2004 had first BA 420cc's no problems. July 2012 had another BA to 700cc's. By Oct 2012 the implant started to show through the bottom of the breast. Dec 2012 surgeon did a revision attaching to my rib. NEVER AGAIN, it hurt terrible. By July 3rd 2013 I completely bottomed out. What is my next option? Reduce implant size to 550cc?
1 BA & 2 Bottom Outs?
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Doctor Answers 8
Photos would help us offer better advice. With a recurrence of bottoming out, I would advice using smaller implants and rebuilding the breast support with Strattice, an acellular dermal matrix. I would think about as small an implant as would be acceptable to you.
All the best.
Correction Of Recurrence Bottoming Out after Breast Augmentation?
I am sorry to hear about the complications you have experienced after breast augmentation surgery. Based on your description of implant displacement, you will likely benefit from capsulorraphy ( possibly with the addition of acellular dermal matrix). One of the keys to success will be careful selection of plastic surgeon; the outcome of revisionary breast surgery does depend on plastic surgeon experience level. Also, limiting postoperative activity, in my opinion, is very important when it comes to the outcome of these types of procedures.
I hope this, and the attached link, helps.
Bottoming out after a very large breast augmentation.
There are specific landmarks in breasts, for example the folds under the breasts. By going to a larger implant the fold under the breast was lowered to accommodate the size. You obviously have to be carefully evaluated by a plastic surgeon very experienced in breast surgery. There are many solutions to the problem, but it is likely that you have to accept a smaller implant in combination with other procedures. For example you may require a different kind of implant with a textured surface, the use of an ADM, a breast lift or other procedures.
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Treatment of bottoming out depends on the circumstances.
Without photographs or specifics about how the breast augmentation was performed it's impossible to give you good advice. Consider reposting the photographs any specific description of your operation.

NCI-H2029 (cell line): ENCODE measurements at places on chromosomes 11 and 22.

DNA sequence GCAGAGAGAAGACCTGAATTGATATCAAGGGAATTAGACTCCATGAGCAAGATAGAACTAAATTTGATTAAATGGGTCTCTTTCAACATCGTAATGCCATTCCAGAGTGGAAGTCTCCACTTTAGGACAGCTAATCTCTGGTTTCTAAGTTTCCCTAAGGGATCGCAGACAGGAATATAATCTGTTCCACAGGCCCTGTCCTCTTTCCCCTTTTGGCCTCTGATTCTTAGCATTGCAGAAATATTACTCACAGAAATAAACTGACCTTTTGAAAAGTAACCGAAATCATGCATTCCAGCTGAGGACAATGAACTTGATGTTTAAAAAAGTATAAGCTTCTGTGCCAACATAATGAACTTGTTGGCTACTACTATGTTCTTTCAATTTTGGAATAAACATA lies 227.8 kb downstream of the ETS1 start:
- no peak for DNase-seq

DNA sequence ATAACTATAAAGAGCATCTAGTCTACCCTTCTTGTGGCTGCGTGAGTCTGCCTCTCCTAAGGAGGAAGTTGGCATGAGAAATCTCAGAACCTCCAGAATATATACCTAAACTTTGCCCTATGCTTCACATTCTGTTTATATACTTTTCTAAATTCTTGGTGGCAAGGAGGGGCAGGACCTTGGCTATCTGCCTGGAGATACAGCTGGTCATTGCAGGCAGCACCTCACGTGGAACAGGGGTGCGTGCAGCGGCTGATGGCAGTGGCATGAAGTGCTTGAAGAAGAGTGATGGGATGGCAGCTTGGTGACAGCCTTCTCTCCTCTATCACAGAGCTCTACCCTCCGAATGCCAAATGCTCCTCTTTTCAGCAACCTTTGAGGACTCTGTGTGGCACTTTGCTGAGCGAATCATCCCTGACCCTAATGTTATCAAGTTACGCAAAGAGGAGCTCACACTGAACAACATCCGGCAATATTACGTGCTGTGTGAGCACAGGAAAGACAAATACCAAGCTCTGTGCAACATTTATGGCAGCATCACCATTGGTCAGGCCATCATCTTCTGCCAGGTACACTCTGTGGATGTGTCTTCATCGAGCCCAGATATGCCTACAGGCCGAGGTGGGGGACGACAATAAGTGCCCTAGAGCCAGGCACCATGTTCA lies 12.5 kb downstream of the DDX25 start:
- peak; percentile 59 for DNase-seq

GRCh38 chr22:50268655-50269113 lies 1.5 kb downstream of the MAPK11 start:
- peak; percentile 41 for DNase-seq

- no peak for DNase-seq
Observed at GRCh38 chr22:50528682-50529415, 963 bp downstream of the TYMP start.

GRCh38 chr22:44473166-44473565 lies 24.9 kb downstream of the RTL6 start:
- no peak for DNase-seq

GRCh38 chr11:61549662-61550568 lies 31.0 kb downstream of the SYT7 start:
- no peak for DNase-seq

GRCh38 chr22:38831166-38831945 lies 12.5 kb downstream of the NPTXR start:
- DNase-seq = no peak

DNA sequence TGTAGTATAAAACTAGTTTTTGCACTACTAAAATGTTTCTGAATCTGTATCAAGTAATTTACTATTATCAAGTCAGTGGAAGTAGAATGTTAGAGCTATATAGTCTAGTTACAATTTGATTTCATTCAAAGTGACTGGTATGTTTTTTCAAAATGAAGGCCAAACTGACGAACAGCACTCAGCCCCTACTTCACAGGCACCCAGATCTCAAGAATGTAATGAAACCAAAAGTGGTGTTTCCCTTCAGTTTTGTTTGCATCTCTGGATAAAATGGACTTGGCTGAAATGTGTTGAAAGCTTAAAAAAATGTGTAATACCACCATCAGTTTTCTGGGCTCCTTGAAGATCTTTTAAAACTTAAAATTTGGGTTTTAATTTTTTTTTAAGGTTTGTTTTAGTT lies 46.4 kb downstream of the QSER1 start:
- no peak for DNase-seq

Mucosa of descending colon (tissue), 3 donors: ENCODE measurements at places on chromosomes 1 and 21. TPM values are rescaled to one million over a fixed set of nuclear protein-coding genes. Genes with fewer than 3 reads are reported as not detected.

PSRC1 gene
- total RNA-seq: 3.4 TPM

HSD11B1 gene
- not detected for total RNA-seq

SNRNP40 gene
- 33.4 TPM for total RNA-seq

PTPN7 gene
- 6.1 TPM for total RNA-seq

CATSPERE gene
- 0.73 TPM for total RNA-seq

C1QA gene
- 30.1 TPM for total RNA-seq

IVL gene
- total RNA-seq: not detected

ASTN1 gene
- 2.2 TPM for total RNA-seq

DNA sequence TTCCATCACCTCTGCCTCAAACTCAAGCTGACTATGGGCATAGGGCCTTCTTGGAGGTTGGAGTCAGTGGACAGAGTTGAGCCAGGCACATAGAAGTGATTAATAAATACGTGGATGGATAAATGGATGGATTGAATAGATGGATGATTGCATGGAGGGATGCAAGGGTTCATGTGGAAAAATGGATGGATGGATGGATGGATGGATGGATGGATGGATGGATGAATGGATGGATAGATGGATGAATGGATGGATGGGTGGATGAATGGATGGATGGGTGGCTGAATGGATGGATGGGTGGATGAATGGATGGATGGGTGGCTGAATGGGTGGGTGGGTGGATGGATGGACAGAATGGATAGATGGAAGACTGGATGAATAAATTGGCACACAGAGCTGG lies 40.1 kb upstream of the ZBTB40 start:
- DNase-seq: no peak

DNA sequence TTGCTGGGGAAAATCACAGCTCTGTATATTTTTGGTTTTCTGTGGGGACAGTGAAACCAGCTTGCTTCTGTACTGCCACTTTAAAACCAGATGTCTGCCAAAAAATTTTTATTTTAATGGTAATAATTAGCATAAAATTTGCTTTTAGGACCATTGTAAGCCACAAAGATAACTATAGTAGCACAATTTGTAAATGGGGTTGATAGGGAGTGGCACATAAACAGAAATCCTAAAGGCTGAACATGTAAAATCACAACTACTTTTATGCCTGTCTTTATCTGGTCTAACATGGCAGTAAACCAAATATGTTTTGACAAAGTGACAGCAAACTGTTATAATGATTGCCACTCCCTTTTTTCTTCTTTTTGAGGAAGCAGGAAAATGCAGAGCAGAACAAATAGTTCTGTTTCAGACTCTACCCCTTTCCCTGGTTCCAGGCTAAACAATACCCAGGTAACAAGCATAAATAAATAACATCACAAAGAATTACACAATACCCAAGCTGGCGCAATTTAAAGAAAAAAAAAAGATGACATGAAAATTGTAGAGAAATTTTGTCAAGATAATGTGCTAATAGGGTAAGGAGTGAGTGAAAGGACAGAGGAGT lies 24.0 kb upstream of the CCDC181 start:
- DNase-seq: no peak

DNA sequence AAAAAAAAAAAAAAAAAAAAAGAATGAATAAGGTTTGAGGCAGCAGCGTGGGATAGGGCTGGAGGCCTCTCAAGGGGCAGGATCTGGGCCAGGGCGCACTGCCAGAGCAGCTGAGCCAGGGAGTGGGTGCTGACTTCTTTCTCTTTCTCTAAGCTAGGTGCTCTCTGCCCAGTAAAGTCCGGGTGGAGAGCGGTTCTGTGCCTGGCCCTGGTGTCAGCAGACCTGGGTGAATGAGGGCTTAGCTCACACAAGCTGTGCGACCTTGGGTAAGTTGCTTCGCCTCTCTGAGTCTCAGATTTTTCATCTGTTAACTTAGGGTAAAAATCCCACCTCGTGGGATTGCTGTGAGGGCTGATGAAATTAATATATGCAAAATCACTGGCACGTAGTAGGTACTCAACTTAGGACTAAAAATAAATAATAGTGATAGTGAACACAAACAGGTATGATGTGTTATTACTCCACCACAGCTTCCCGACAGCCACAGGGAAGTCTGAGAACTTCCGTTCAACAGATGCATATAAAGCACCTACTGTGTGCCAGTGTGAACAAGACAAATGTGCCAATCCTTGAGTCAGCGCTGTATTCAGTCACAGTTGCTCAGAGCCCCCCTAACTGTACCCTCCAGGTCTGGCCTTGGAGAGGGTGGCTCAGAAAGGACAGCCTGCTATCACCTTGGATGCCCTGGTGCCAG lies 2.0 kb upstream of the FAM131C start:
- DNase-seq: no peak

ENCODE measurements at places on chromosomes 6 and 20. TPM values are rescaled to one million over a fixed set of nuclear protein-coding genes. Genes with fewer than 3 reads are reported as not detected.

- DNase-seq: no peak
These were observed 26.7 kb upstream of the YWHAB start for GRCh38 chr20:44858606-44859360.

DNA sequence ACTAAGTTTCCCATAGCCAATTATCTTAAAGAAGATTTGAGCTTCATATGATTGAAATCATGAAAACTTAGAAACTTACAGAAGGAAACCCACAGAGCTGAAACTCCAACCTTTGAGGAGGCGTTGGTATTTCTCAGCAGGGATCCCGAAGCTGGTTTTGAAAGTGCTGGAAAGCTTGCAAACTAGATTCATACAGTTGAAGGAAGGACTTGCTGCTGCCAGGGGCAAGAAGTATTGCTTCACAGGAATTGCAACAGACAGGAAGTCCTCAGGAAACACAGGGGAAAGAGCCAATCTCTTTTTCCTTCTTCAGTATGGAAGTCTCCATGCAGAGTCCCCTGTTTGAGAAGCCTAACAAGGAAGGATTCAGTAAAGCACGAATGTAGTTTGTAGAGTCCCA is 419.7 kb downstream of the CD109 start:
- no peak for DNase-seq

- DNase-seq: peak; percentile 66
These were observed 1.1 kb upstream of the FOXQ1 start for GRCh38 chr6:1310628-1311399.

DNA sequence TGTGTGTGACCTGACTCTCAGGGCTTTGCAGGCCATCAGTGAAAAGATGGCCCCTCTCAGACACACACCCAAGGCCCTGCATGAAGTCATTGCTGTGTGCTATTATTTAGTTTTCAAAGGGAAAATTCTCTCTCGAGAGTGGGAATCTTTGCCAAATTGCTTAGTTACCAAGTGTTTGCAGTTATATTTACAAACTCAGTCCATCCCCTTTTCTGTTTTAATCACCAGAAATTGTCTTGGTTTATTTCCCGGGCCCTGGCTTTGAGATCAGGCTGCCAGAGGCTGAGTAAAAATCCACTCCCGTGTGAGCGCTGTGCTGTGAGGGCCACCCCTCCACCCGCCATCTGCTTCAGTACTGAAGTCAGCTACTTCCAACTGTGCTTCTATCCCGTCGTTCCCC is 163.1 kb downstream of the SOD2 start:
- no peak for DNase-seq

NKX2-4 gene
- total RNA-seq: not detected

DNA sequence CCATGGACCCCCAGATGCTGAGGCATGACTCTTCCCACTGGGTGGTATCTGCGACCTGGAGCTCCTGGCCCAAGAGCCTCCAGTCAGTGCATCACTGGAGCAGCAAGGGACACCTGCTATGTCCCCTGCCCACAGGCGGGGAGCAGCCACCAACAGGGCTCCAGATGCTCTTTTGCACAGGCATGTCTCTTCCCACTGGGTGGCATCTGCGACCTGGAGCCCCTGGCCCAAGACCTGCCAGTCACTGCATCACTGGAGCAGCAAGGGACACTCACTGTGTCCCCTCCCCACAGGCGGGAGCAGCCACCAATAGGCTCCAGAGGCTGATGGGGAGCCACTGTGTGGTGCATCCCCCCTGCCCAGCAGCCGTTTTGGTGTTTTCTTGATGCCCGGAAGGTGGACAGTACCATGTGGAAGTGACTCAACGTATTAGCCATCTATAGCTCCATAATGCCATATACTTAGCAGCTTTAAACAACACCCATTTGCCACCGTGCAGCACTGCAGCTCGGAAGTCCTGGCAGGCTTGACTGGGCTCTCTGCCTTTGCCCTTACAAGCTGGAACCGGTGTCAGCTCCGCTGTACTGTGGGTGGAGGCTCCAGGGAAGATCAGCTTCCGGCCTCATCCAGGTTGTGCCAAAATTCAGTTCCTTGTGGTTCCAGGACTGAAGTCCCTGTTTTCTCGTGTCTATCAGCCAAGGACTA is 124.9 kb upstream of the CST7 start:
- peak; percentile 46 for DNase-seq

Bottoming out problem
There is no question that you need to go to a smaller sized implant and have an inferior capsulepexy. It may also be beneficial to consider an ADM like Strettice to support the breast implant like a hammock.
Sounds like your tissues can not handle such large implants. You may want to go with smaller implants and a repair.
Strattice internal bra for correction of bottoming out
Large implants such as yours are associated with a higher probability of bottoming out, because the weight puts pressure on the bottom part of the breast resulting in thinning and loss of support. Definitive correction therefore involves reinforcing the thin tissue with something like Strattice, which will form an internal bra. Downsizing will also help.
Recurrence of Bottoming Out With Large Implants
Very sorry to hear about your problems. This almost undoubtedly results from the large implant size – skin stretching along with loss of natural support at the inframammary fold. This is an example of one of several adverse outcomes that stem form large implants volumes. Because your bottoming out has recurred, you will require a more extensive procedure to provide correction the second time around.
700cc is a large implant size for almost all women. Changing to a smaller implant size will help by reducing stress on the skin and the inframammary fold. Your surgeon can give you an idea of how decreases in implant volume will affect the appearance of your breasts. The decrease you mention should certainly help.
The lower breast and inframammary fold can be supported further with the addition of a layer of Strattice, and acellular dermal matrix (ADM) that will increase the strength of the repair. Unfortunately, since the inframammary fold needs to be anchored to the chest wall, the repair/ reconstruction will require suture placement similar to what you had before.
Best wishes, Ken Dembny
These answers are for educational purposes and should not be relied upon as a substitute for medical advice you may receive from your physician. If you have a medical emergency, please call 911. These answers do not constitute or initiate a patient/doctor relationship.